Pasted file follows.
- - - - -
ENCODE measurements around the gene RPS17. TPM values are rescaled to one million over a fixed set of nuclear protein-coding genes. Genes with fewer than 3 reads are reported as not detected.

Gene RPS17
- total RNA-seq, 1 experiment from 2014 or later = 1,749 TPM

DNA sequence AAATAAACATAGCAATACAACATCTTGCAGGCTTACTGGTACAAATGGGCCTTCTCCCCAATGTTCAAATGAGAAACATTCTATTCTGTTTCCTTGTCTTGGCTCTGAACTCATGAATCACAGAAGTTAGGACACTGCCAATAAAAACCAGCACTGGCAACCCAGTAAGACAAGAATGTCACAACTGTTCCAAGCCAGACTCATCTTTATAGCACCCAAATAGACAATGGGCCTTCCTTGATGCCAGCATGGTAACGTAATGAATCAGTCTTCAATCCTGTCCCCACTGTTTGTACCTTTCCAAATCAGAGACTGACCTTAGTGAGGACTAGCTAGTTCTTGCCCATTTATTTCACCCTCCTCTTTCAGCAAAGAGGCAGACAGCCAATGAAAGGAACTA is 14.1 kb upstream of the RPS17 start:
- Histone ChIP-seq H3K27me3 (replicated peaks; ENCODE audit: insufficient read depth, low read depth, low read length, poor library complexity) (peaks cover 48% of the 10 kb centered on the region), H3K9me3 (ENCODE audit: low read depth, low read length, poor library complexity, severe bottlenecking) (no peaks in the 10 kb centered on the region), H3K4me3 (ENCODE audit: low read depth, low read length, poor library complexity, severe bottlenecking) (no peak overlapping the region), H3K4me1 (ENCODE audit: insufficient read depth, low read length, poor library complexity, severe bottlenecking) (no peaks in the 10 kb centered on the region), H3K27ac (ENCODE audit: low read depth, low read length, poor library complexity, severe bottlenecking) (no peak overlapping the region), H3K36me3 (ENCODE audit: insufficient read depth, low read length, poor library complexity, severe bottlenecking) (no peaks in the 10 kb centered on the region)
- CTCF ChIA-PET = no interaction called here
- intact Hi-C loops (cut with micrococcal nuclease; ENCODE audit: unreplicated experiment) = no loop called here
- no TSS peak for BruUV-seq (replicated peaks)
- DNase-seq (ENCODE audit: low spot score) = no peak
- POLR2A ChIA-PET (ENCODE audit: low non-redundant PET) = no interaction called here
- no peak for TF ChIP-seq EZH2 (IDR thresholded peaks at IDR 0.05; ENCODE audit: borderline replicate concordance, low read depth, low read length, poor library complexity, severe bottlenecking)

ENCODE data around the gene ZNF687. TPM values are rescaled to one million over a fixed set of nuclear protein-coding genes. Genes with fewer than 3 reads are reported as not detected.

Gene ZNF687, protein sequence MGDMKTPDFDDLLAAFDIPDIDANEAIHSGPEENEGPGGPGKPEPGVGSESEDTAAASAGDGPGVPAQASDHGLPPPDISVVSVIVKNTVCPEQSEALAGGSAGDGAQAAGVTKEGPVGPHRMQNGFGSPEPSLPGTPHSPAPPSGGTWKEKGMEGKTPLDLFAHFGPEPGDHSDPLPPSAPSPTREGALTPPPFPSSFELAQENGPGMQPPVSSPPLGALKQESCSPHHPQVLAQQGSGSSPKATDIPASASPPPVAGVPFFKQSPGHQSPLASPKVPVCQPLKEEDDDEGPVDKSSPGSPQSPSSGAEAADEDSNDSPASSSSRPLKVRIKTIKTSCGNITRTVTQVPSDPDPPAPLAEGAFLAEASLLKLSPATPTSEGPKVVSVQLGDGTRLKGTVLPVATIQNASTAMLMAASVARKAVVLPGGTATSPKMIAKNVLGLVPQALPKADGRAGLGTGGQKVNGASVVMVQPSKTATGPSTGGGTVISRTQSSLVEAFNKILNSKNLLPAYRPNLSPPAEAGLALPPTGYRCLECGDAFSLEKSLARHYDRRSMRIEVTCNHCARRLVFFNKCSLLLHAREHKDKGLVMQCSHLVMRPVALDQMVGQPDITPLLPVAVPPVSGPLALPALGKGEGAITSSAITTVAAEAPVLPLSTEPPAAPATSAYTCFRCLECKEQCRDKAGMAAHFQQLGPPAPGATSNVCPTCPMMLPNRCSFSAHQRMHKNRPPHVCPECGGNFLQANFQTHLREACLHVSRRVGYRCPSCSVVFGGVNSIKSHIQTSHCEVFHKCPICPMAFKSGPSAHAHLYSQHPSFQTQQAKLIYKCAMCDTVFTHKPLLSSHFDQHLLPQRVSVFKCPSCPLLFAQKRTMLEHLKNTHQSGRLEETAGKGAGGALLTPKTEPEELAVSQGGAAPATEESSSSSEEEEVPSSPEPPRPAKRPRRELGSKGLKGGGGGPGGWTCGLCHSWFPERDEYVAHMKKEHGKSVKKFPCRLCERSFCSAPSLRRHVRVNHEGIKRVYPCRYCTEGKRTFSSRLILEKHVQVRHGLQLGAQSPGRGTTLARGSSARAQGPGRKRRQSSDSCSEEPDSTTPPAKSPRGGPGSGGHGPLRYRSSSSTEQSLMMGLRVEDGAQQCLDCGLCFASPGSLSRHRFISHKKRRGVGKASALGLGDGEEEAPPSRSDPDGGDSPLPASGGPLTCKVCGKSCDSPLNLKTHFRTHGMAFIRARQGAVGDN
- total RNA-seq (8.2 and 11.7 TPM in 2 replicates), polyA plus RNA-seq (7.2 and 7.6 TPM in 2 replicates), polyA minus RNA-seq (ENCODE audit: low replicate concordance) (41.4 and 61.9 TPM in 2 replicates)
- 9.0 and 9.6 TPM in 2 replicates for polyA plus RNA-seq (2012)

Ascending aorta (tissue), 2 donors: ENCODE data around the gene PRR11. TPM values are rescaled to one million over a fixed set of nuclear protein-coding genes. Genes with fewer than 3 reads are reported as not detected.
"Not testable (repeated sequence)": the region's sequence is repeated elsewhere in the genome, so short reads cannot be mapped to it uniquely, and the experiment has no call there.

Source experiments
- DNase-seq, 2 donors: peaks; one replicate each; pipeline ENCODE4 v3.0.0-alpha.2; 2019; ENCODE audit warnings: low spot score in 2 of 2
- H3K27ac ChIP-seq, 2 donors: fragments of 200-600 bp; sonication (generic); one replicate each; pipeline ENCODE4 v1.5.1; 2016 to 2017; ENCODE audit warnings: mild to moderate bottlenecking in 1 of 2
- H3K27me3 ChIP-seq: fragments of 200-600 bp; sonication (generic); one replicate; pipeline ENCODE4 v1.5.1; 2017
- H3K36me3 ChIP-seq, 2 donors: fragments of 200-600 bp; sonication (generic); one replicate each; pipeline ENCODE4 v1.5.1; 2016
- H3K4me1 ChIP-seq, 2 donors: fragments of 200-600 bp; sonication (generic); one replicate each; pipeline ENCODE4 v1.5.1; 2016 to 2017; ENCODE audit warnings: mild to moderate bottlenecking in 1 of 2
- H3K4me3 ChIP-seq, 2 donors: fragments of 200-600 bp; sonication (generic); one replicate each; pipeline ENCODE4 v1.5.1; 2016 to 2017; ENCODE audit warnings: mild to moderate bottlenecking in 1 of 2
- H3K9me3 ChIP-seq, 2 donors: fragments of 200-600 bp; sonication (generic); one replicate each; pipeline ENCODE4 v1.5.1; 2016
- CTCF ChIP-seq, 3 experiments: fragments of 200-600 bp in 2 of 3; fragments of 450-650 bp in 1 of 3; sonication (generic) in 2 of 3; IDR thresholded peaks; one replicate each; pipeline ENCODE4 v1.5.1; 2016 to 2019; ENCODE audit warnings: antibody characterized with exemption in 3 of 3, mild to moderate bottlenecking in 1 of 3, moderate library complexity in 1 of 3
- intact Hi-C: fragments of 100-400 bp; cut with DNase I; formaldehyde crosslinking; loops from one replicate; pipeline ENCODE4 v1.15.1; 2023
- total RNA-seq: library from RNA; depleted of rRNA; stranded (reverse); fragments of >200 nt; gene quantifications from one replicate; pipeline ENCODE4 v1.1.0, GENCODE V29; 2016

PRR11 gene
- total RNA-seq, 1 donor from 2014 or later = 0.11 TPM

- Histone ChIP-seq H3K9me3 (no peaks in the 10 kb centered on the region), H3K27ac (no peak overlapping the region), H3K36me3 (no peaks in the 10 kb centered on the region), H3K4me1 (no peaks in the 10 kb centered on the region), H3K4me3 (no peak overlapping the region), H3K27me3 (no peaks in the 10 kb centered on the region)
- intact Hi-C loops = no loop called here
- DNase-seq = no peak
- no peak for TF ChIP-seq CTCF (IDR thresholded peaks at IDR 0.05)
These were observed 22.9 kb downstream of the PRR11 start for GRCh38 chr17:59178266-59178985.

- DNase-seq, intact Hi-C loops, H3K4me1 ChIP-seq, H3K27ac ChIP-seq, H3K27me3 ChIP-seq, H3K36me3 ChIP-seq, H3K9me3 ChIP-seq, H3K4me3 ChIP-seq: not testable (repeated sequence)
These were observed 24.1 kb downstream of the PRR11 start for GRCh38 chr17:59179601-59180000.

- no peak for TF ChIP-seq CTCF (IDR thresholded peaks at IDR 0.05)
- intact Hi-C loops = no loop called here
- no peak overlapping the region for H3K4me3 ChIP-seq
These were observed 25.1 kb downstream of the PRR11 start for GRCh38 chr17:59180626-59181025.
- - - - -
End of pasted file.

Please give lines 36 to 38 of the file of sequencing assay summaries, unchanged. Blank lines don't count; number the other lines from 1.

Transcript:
- DNase-seq, intact Hi-C loops, H3K4me1 ChIP-seq, H3K27ac ChIP-seq, H3K27me3 ChIP-seq, H3K36me3 ChIP-seq, H3K9me3 ChIP-seq, H3K4me3 ChIP-seq: not testable (repeated sequence)
These were observed 24.1 kb downstream of the PRR11 start for GRCh38 chr17:59179601-59180000.

- no peak for TF ChIP-seq CTCF (IDR thresholded peaks at IDR 0.05)